Wednesday, June 13, 2007

Summer Reading at Covenant-First: Andrew Murray's Absolute Surrender -- about Murray

This summer at Covenant-First Presbyterian, we're sponsoring a series of book clubs in which we'll read books recommended by Andrew Purves, our Homecoming Conference speaker. Throughout the summer, I'll be putting up posts interacting with the three books we'll be reading. The first book we tackle is Andrew Murray's Absolute Surrender.

So for today, a few preliminary words about Andrew Murray.

The Wikipedia article is quite sparse, but it does give us his dates (1828-1917) and his main geographic location (South Africa -- serving the Dutch Reformed Church). He and his wife had eight children, and the article notes the encouraged the South Africa Revival of 1860. The nice feature of this article is the extensive list of links to Murray's works. (he did write over 250 books and pamphlets)

The next source of information for me came from Charles Stanley's In Touch Ministries site. Here we find that Murray's preaching attracted large crowds. However, Murray was prone to illness, one bout even taking him away from preaching for two years! Even so, these health trials strengthened his faith, as the article tells us:
Murray'sdaug hter wrote of her father, "It was after the 'time of silence' [in sickness] when God came so near to father and he saw more clearly the meaning of a life of full surrender and simple faith. He began to show in all relationships that constant tenderness and unruffled lovingkindness and unselfish thought for others which increasingly characterized his life from that point. At the same time he lost nothing of his strength and determination."
We also learn that when revival came, Murray was very cautious, wanting to "test the spirits" to make sure that this exuberance was truly of God. Among his other accomplishments were the founding of the Huguenot Seminary in 1873 and service as the first president of the YMCA (though a cursory search of the web finds no indication from YMCA sources that this is true).

Then at the Glory of His Cross webpage (a charismatic ministry based in India) we find more information on the 1860 South Africa Revival. Interestingly, in the middle of this section, I found word for word, the biography of Murray that was on the In Touch website (a cautionary reminder that net writers need to do a much better job at citing their sources and providing appropriate links)

Christianity Today's brief article expands on Murray's concern for education (he was also involved in several other educational institutions) and his theological orientation. According to this article, Murray was considered something of a forerunner to Pentecostalism, but he struggled diligently to maintain his Reformed theology emphasizing God's sovereignty over all. Christianity Today named Murray one of 113 Christians "everyone should to know". The article also gives us more information about Murray's most famous work:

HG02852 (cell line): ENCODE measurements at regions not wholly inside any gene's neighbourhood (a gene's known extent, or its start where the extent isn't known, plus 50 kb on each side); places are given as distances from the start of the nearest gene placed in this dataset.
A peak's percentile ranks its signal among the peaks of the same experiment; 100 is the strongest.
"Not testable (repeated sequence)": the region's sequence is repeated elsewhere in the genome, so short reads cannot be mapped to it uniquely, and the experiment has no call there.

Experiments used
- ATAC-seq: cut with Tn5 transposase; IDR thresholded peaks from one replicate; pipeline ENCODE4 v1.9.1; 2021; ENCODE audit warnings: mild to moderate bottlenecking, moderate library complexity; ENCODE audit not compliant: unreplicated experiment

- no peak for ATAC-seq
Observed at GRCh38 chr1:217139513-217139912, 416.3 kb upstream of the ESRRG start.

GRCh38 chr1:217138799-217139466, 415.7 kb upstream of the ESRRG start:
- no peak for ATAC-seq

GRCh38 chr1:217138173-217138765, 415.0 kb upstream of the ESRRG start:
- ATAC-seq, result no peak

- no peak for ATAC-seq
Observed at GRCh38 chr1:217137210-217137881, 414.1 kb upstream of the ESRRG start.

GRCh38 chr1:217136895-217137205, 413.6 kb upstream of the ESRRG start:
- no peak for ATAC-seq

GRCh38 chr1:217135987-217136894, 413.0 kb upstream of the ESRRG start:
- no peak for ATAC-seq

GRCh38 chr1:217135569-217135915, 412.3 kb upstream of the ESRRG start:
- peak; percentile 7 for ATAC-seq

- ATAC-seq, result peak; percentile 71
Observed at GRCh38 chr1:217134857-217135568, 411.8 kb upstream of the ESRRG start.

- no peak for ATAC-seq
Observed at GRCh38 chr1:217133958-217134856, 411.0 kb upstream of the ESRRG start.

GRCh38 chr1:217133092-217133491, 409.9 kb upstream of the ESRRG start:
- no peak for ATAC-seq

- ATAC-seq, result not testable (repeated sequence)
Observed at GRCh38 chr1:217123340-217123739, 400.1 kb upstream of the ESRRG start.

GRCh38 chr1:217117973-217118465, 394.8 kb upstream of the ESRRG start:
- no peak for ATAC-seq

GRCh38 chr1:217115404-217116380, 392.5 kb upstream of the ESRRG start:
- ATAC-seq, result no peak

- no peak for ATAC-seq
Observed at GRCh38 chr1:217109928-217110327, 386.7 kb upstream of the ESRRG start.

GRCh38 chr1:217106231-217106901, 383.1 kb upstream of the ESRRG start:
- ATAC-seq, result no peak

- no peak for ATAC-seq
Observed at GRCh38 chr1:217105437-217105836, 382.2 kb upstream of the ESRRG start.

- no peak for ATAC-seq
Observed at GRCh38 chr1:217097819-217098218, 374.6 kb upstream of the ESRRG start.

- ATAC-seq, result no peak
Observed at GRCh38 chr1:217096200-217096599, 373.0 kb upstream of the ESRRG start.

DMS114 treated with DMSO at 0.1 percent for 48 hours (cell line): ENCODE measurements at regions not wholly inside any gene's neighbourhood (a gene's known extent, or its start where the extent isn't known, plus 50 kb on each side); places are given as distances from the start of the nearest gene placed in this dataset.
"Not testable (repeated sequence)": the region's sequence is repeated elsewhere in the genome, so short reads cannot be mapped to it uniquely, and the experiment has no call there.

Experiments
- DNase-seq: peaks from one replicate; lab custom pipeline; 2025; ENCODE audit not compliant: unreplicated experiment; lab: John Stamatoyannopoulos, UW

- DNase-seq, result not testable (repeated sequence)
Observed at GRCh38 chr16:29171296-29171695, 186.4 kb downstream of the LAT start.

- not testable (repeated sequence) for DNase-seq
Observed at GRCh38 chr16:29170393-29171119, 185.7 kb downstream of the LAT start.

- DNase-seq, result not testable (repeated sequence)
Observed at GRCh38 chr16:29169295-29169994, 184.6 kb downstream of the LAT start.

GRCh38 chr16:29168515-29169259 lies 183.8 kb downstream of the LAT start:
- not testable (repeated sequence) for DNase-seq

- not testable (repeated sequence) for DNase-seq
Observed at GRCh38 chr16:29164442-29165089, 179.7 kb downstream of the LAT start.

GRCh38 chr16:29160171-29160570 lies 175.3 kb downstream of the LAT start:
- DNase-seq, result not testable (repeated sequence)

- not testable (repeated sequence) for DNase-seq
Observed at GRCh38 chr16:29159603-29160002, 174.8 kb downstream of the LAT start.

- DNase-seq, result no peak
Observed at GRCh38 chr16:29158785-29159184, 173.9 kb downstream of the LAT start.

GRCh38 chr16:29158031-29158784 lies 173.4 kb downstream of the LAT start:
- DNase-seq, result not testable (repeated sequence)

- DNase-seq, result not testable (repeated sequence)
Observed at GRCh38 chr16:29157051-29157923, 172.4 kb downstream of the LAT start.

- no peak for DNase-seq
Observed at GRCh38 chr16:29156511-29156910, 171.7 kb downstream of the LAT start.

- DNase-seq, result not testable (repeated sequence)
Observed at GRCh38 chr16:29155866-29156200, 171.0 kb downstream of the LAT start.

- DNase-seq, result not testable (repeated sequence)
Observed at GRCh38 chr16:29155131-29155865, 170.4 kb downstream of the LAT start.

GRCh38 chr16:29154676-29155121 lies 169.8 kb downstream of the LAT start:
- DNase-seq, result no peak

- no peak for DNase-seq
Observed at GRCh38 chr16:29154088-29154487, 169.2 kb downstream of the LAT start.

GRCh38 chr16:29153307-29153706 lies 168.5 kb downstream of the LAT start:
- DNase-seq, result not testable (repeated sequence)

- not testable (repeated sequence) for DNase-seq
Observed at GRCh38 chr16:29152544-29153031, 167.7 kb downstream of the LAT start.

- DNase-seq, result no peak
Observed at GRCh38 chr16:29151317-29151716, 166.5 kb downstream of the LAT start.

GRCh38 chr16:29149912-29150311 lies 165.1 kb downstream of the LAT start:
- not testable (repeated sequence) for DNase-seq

One of his most popular books, With Christ in the School of Prayer, takes New Testament teachings about prayer and illumines them in 31 "lessons" designed to help the reader move past shallow, ineffectual prayer into a fuller understanding of the work God has called them to do. According to Murray, the church does not realize that "God rules the world by the prayers of his saints, that prayer is the power by which Satan is conquered, that by prayer the church on earth has disposal of the powers of the heavenly world."
All these quotes and sites from just an hour or so perusing the web. However, a few observations are in order: 1) every group seems to want to claim Murray as part of their heritage -- reformed, pentecostals, anabaptists, universalists (yes, universalists), foursquare gospel folks. 2) there's lots of stories without much documentation -- with over 200 works, it makes sense that people forget where the stories come from, but it sure would help if they cited a book or sermon 3) Murray preached and taught about a level of spiritual intensity that eludes many of us today -- I suspect that Absolute Surrender will be challenging to all of us who read it this month. I hope Eagle and Child readers will join us here at Covenant-First in working through this book.

Soli Deo Gloria